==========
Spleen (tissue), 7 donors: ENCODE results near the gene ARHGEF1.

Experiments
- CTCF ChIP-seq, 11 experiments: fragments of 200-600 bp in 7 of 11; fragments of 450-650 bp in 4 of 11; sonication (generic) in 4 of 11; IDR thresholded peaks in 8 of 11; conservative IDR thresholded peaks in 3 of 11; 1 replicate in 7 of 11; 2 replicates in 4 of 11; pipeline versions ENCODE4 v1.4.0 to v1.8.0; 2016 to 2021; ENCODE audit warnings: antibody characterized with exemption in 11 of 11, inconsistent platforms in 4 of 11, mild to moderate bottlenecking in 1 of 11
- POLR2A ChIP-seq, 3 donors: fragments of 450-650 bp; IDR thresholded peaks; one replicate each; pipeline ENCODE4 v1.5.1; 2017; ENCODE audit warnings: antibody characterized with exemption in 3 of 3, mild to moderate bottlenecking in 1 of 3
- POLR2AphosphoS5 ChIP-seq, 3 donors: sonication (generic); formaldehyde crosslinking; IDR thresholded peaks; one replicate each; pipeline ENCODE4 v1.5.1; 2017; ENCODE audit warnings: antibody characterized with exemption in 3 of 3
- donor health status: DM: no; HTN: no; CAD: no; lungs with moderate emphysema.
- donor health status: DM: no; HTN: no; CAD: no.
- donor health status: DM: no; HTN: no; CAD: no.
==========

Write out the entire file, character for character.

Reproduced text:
Spleen (tissue), 7 donors: ENCODE results near the gene ARHGEF1.

Experiments
- CTCF ChIP-seq, 11 experiments: fragments of 200-600 bp in 7 of 11; fragments of 450-650 bp in 4 of 11; sonication (generic) in 4 of 11; IDR thresholded peaks in 8 of 11; conservative IDR thresholded peaks in 3 of 11; 1 replicate in 7 of 11; 2 replicates in 4 of 11; pipeline versions ENCODE4 v1.4.0 to v1.8.0; 2016 to 2021; ENCODE audit warnings: antibody characterized with exemption in 11 of 11, inconsistent platforms in 4 of 11, mild to moderate bottlenecking in 1 of 11
- POLR2A ChIP-seq, 3 donors: fragments of 450-650 bp; IDR thresholded peaks; one replicate each; pipeline ENCODE4 v1.5.1; 2017; ENCODE audit warnings: antibody characterized with exemption in 3 of 3, mild to moderate bottlenecking in 1 of 3
- POLR2AphosphoS5 ChIP-seq, 3 donors: sonication (generic); formaldehyde crosslinking; IDR thresholded peaks; one replicate each; pipeline ENCODE4 v1.5.1; 2017; ENCODE audit warnings: antibody characterized with exemption in 3 of 3
- donor health status: DM: no; HTN: no; CAD: no; lungs with moderate emphysema.
- donor health status: DM: no; HTN: no; CAD: no.
- donor health status: DM: no; HTN: no; CAD: no.